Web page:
#PulpNonFiction News South Africa

#PulpNonFiction: Pizza arbitrage, sheep shagging and paperclip minimiser dystopias

This week Bronwyn Williams reviews two (very different) just-released books by South African authors John Sanei and Iraj Abedian, and Simon de la Rouviere...

Symptoms, causes and solutions

When it comes to life, society, business and marketing, we know when we have problems (which is most of the time). The trouble is, problems make themselves apparent by their symptoms.

Identifying symptoms is easy. It’s easy to feel if something hurts, to spot if something is broken or to know your marketing campaign is not delivering the return on investment results you hoped for. Identifying the underlying cause or root problem behind those symptoms is a harder endeavour. Diagnosing the illness is a far more difficult task than merely noting down an obvious symptom. Prescribing the correct solution or treatment to cure that underlying ill is harder still; especially if we have misdiagnosed the cases of our uncomfortable symptoms.

Unfortunately, as marketers, as business owners - and even as policy makers - we tend to get wedded to our preferred “solutions” even as we are unsure of the underlying causes of the ailments we are treating. This leads to all kinds of problems: wasted resources, inefficiencies, unintended consequences and unnecessary harms. Sometimes our preferred cures can end up causing more damage than the underlying disease itself. There are countless examples of these sorts of ineffective “solutions” in real life, ranging from "pizza arbitrage" to “sheep shagging” and “paperclip minimiser” dystopias.

#PulpNonFiction: Pizza arbitrage, sheep shagging and paperclip minimiser dystopias

We know the problem but what are the solutions?

It was with this line of thinking in mind that I reviewed two (very different) just-released books by South African authors, firstly John Sanei and Iraj Abedian’s Future Next and secondly, Simon de la Rouviere’s Hope Runners of Gridlock.

Future Next is a business book that attempts to “re-imagine our world” socio economic systems after the upheaval we have all experienced in 2020. The book re-iterates and summarises many of the problems we are all well aware we have in society today, including inequality, unsustainable conspicuous consumption, and disconnect between price and value (or, for example, “essential” and “inessential” worker wages) in our increasingly financialised and fragile debt-fuelled economies. The authors then encourage the reader to make more conscious choices to correct these ills.

#PulpNonFiction: Pizza arbitrage, sheep shagging and paperclip minimiser dystopias

Hope Runners is the first instalment of a science fiction series that follows a young girl, Flora Kaigo, and her friends as they navigate life in Gridlock - a fantastical city that has formed over and around a monstrous generations-long traffic jam and that operates on a rather unusual economic system.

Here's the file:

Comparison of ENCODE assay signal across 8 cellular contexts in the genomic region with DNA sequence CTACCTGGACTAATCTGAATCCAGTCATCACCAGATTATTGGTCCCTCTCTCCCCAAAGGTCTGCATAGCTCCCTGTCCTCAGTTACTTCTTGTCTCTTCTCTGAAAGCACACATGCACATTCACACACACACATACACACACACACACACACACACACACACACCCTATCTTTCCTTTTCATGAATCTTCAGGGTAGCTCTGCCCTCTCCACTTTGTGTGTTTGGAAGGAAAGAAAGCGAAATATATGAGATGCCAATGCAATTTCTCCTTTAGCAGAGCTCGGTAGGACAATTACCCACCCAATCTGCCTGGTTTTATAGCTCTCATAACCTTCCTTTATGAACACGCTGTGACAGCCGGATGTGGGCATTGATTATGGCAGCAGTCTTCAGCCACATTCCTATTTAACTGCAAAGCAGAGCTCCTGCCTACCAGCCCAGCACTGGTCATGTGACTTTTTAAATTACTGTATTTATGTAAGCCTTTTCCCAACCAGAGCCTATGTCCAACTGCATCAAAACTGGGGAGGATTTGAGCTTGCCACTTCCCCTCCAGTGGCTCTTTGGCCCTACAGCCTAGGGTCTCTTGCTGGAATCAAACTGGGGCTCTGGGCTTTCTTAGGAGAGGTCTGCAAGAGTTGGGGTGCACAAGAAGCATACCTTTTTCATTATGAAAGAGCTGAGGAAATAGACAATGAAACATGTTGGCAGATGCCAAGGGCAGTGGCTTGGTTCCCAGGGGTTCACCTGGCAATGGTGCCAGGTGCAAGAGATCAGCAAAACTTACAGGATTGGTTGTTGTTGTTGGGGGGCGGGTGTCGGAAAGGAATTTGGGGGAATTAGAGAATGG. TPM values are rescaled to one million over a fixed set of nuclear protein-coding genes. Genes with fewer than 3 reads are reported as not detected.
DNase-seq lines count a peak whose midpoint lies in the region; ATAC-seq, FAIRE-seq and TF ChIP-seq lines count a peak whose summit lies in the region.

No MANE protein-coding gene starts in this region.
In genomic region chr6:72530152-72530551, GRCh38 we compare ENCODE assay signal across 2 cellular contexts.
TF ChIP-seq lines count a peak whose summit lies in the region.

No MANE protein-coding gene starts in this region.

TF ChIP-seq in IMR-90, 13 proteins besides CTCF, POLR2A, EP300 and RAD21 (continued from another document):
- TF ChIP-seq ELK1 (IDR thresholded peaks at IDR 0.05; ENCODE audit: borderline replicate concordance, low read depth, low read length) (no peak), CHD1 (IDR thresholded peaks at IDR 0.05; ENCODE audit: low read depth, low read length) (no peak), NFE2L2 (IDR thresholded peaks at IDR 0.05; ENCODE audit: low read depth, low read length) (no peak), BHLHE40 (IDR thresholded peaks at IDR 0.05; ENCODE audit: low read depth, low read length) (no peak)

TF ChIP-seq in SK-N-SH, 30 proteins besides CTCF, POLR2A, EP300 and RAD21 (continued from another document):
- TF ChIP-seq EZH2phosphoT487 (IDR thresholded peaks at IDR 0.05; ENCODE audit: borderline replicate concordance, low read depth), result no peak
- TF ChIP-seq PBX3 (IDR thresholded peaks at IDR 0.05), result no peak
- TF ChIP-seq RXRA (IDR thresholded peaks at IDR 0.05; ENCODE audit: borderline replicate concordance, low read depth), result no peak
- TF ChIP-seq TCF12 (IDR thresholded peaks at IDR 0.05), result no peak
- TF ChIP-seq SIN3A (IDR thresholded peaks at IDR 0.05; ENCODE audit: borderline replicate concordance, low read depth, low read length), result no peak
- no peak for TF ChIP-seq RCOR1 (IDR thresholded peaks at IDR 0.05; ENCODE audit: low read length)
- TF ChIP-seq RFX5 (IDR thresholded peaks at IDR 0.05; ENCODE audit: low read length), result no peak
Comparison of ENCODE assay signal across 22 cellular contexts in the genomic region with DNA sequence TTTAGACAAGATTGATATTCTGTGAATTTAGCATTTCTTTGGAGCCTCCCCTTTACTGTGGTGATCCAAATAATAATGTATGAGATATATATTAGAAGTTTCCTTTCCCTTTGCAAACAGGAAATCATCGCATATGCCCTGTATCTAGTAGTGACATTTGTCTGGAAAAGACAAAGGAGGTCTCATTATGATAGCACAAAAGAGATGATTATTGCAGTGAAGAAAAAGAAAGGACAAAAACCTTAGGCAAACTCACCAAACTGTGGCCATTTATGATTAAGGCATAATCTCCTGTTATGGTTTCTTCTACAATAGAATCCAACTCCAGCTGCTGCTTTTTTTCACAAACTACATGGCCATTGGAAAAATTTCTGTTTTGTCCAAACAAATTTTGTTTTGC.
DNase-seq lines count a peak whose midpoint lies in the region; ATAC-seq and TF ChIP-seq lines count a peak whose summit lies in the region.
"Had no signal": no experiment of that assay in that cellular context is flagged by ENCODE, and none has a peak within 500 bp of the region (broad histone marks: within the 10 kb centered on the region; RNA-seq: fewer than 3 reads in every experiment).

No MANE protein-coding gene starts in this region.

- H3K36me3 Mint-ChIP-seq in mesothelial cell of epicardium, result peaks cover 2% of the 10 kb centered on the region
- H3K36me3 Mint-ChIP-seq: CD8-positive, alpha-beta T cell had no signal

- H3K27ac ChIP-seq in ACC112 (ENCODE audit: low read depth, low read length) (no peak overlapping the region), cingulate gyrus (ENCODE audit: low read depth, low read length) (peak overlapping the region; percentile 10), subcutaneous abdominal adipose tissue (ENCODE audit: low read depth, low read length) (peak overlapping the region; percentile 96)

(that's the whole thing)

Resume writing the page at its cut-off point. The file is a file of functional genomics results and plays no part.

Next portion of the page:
Now, at first blush, the two books, one non-fiction, one science fiction, seem to have little in common, but I was struck with how Rouviere’s work of speculative fiction manages to both dig deeper down into the underlying causes of human inequality and economic instability and hint more clearly at specific potential cures for those ills than Future Next (which focused on articulating the current situation and outlining general principles rather than specific actions for curing the ailments of society the authors desire to address).

This is perhaps less surprising when one considers Rouviere’s background in coding and building decentralised alternative market places, which has given him hands-on insights into the incentives and trade-offs that guide human behaviour.

As Rouviere writes about Hope Runners of Gridlock:

I wrote this book for several reasons: I wanted to explore how a city with novel economics affects the inhabitants within it. I wanted to explore how different people deal with life in a city where hope slowly continues to fade. I wanted to explore how different people make different trade-offs pursuing the same goals. I like novel worlds and cities.

The themes of choice, control, and hope matters to this city, but it is universal themes that in our current age will hopefully add to the conversation.

First do no harm

Hopefully, after reading this article (and perhaps the books mentioned too) you will be encouraged to pause and think about the problems you face in your own work, life and businesses, and to consider more carefully if your favourite solutions address the root cause or merely the symptom of your frustrations. We should not become wedded to our favourite solutions, we should rather keep focused on the end goal, which is to fix what is broken. Equally, we should take care to ensure that the side effects of our chosen cures do not end up causing more harm than the initial symptoms themselves. As with medicine, as with life, first do no harm.

About Bronwyn Williams

Futurist, economist and trend analyst. Partner at Flux Trends.
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